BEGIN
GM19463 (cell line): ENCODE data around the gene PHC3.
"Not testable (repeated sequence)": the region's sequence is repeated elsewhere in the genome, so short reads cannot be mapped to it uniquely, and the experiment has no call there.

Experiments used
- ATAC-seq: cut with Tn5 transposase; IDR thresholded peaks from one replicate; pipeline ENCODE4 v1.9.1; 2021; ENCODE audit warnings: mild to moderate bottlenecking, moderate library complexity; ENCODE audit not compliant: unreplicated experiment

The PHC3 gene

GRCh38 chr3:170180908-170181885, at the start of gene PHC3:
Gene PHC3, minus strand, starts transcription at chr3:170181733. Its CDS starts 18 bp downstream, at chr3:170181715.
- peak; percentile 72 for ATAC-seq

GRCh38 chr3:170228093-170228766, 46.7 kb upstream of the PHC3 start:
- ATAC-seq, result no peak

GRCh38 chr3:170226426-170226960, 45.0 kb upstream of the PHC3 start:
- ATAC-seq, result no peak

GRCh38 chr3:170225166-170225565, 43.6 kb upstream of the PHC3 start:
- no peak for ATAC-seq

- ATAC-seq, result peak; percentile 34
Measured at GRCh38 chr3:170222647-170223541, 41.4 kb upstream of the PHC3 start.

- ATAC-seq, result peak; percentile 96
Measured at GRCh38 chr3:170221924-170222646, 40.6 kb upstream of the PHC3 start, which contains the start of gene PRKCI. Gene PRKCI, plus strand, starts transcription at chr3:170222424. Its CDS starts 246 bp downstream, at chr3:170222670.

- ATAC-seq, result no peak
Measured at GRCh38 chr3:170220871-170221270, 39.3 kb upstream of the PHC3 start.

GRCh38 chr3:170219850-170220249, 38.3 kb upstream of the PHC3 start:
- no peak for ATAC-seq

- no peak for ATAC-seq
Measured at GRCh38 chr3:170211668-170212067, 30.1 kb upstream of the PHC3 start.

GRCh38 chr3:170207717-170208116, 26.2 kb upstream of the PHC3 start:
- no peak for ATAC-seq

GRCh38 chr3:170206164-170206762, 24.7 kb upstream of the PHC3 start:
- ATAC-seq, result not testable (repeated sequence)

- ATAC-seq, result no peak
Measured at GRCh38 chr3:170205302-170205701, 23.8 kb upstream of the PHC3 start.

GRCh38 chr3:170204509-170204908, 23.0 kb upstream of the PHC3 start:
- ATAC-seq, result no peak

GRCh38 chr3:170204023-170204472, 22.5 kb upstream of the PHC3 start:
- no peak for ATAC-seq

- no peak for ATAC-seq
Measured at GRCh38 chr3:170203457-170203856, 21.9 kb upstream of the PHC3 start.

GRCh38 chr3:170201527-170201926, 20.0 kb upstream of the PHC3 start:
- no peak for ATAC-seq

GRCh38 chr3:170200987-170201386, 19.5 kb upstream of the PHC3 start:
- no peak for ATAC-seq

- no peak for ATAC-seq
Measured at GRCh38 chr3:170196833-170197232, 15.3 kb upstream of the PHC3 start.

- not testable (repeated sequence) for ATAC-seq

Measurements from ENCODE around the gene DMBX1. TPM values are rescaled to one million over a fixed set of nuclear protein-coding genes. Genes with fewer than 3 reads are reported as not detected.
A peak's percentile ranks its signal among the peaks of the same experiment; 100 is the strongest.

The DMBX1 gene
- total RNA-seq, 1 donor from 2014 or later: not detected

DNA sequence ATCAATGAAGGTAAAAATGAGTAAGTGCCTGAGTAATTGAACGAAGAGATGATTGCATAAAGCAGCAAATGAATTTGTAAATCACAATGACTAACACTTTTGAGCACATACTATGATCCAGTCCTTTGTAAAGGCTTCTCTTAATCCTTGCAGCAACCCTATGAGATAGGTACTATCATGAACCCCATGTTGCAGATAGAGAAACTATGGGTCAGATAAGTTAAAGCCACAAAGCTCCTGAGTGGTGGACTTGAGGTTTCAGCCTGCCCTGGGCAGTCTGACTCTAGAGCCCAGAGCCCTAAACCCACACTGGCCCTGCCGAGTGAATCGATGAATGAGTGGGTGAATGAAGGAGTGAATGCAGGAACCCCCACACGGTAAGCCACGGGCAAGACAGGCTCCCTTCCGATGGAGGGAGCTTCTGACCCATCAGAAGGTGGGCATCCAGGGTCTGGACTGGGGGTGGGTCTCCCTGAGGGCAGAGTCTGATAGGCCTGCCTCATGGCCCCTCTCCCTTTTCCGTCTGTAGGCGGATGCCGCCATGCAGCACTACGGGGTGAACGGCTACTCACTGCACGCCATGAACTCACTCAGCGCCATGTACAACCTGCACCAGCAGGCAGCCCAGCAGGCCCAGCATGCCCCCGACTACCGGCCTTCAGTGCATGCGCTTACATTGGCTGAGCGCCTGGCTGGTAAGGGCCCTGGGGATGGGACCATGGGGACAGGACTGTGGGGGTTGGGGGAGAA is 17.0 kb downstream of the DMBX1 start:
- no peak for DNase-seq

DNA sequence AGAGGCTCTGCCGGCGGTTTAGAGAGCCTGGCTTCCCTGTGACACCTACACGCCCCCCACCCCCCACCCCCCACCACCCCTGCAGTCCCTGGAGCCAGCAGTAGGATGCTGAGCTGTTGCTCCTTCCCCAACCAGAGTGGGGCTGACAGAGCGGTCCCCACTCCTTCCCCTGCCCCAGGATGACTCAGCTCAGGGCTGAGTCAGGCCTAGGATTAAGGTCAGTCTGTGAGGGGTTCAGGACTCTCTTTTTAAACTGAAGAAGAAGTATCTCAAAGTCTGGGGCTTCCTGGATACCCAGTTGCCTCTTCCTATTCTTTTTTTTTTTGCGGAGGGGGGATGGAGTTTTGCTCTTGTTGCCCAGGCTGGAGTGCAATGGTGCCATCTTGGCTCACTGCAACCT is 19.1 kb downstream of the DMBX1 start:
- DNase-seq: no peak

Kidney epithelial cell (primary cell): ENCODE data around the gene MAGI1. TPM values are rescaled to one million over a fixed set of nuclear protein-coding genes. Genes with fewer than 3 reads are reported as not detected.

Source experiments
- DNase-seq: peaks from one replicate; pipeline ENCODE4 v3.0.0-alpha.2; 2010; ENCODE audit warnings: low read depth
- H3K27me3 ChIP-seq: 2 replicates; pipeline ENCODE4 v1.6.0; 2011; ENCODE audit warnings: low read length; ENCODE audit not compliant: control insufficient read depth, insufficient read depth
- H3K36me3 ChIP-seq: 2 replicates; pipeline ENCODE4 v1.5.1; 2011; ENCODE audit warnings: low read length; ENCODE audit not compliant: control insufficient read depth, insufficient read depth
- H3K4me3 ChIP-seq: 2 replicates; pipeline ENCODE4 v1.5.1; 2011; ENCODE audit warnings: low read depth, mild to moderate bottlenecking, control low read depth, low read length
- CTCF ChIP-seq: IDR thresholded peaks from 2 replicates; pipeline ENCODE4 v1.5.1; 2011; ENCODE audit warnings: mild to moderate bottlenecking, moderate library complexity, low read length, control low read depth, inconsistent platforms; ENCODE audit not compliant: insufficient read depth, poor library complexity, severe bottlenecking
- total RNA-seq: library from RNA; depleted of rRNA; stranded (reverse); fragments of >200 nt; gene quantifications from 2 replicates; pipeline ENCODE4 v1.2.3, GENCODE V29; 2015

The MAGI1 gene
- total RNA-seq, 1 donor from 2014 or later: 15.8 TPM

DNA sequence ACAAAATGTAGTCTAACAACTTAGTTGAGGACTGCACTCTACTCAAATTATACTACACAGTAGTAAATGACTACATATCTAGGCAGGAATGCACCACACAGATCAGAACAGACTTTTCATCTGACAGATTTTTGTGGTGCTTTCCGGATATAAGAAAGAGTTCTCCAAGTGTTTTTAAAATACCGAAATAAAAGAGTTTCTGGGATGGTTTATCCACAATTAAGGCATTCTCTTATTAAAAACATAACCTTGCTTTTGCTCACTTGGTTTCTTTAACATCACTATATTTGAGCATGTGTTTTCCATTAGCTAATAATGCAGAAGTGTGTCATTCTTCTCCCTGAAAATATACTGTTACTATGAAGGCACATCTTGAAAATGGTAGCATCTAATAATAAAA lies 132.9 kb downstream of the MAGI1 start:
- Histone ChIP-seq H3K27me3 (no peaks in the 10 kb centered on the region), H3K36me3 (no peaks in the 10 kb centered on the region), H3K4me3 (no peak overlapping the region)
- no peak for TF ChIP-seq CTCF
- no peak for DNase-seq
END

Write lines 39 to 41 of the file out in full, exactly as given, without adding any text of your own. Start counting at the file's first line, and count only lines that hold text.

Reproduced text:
GRCh38 chr3:170200987-170201386, 19.5 kb upstream of the PHC3 start:
- no peak for ATAC-seq

- no peak for ATAC-seq